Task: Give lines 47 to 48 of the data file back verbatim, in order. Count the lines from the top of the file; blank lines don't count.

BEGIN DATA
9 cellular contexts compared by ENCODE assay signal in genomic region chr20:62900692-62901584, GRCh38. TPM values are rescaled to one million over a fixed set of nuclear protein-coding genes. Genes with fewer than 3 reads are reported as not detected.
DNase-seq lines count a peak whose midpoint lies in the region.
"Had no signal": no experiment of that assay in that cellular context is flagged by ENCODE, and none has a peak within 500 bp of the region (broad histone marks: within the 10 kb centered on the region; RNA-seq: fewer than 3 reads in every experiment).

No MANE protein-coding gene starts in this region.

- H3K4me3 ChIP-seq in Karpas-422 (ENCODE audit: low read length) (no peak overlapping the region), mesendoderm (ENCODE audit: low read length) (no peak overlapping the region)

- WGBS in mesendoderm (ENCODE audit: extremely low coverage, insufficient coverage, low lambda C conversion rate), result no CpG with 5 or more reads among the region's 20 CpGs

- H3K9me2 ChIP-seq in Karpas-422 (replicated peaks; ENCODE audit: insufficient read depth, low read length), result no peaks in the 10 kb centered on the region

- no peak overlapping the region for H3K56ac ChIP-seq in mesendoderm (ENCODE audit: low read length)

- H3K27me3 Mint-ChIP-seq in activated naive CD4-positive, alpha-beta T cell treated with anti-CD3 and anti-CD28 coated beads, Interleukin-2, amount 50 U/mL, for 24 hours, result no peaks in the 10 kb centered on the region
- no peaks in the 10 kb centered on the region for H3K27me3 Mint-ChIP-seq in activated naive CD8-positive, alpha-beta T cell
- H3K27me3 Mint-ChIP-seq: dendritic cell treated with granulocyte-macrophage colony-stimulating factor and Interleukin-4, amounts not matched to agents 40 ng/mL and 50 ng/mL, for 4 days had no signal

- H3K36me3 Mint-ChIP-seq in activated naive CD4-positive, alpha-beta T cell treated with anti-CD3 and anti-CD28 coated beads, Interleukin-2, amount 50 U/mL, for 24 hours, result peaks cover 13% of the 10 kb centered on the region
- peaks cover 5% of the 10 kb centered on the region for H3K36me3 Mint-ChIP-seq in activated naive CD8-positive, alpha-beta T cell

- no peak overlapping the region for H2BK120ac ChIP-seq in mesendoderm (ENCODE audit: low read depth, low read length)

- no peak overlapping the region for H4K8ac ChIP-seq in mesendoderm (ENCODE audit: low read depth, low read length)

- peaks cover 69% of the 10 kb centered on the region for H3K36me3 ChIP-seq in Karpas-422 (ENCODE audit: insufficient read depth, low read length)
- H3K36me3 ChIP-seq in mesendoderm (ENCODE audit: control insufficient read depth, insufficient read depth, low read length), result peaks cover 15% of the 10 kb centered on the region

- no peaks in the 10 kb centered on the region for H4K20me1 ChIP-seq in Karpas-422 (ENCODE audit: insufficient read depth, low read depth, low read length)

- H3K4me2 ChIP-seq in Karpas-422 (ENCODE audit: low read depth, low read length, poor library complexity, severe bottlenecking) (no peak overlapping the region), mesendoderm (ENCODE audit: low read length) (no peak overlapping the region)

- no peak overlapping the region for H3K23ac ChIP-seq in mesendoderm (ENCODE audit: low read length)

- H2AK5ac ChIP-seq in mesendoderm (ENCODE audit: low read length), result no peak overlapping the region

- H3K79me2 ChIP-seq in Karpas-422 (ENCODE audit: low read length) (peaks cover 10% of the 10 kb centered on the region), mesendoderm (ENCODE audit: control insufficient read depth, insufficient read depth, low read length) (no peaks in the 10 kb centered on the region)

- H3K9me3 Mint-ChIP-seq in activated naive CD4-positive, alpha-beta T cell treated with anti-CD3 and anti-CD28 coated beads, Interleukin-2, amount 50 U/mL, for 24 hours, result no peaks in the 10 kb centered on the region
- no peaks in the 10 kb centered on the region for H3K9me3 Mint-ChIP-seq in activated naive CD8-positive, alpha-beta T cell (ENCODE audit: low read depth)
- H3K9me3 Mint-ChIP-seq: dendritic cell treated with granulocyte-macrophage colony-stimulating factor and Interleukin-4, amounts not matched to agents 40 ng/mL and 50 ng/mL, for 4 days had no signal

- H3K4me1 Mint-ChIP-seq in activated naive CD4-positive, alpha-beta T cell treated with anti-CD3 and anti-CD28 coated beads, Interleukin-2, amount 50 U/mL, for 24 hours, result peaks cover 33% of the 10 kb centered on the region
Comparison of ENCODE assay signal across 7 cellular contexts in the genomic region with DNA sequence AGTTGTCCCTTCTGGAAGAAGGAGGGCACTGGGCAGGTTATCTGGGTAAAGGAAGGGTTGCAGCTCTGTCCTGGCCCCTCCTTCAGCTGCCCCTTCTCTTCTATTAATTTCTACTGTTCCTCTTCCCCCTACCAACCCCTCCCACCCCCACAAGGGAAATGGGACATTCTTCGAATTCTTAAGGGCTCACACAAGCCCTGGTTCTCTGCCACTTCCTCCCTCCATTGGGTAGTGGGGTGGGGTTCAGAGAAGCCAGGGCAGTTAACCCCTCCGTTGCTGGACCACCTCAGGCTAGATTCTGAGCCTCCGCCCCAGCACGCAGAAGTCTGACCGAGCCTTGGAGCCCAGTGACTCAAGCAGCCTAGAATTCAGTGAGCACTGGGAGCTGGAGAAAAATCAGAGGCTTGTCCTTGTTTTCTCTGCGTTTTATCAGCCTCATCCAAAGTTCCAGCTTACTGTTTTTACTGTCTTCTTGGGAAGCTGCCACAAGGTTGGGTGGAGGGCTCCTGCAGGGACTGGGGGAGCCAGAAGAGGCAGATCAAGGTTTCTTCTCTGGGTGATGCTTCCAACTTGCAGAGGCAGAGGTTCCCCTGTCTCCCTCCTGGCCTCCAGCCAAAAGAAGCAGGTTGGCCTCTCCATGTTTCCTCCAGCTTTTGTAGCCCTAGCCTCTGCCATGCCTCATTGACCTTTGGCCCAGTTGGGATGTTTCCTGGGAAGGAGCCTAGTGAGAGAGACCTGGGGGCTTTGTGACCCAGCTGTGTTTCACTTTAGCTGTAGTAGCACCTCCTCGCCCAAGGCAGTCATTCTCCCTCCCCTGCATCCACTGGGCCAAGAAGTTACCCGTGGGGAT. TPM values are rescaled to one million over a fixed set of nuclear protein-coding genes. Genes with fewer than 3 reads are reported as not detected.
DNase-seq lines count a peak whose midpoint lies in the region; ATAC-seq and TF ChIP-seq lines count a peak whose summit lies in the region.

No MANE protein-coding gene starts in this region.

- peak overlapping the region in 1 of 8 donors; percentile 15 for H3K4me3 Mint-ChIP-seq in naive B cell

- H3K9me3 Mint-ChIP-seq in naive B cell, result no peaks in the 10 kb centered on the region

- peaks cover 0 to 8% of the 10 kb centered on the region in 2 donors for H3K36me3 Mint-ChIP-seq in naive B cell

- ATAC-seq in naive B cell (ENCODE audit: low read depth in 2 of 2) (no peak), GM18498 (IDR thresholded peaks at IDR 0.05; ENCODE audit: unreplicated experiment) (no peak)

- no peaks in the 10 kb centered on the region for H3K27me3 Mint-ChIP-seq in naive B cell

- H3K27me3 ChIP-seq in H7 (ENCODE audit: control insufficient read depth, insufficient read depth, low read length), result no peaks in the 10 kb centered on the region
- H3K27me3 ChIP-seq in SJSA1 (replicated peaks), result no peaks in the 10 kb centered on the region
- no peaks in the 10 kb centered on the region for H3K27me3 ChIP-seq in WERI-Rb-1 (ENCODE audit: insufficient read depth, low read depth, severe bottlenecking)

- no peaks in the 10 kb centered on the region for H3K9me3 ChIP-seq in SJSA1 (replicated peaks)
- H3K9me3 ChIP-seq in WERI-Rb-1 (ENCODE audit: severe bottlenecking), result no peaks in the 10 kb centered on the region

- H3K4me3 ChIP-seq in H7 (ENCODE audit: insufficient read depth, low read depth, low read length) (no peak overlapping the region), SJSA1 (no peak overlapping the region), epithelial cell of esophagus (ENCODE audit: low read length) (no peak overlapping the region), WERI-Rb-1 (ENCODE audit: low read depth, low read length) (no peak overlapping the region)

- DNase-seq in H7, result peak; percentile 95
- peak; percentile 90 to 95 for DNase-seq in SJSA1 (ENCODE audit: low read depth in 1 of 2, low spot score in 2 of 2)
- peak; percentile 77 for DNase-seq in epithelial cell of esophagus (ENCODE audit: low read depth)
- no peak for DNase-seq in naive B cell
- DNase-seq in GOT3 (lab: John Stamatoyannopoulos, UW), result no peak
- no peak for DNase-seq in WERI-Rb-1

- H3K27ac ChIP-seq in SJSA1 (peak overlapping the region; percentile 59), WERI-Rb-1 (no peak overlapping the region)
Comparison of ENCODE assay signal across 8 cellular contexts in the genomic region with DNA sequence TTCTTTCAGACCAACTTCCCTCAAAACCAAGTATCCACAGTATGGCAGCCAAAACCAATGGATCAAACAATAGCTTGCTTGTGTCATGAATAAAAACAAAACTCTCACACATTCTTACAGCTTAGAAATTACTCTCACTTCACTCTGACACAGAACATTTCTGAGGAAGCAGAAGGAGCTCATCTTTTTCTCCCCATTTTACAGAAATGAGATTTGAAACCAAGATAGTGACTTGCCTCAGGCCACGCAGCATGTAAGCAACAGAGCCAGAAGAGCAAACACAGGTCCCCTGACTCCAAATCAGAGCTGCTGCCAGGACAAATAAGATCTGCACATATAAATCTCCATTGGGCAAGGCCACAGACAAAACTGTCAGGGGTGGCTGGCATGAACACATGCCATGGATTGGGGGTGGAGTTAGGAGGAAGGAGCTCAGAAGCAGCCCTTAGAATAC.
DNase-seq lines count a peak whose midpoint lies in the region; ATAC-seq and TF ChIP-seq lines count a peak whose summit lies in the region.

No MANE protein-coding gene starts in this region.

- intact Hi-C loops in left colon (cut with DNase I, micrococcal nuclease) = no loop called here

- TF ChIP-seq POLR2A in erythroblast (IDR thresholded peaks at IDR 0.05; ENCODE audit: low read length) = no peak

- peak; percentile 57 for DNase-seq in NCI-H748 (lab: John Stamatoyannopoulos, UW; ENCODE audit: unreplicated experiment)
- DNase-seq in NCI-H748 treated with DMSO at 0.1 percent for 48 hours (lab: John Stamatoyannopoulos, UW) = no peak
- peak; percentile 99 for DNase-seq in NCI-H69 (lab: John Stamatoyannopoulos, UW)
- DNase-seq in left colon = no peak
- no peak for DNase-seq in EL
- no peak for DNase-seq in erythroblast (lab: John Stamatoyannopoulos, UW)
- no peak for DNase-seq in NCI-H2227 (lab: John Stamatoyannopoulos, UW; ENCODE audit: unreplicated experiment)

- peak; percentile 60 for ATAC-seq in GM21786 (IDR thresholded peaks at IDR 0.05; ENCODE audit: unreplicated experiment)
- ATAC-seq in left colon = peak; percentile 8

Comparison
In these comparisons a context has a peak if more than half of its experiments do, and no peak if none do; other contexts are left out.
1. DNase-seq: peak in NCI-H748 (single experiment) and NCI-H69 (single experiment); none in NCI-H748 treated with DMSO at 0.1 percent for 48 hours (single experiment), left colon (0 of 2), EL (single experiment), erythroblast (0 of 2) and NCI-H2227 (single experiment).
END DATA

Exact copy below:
- H3K27ac ChIP-seq in SJSA1 (peak overlapping the region; percentile 59), WERI-Rb-1 (no peak overlapping the region)
Comparison of ENCODE assay signal across 8 cellular contexts in the genomic region with DNA sequence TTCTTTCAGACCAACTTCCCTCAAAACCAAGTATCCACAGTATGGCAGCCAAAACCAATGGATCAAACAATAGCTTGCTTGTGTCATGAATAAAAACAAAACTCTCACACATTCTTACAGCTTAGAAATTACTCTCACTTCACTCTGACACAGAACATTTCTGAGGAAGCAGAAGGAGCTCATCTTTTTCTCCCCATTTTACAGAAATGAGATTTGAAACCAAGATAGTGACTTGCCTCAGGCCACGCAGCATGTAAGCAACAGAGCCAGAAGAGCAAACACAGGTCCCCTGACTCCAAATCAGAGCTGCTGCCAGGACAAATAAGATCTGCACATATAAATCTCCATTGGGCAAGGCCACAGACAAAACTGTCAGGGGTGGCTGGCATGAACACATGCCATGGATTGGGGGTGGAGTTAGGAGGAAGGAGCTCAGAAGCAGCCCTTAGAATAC.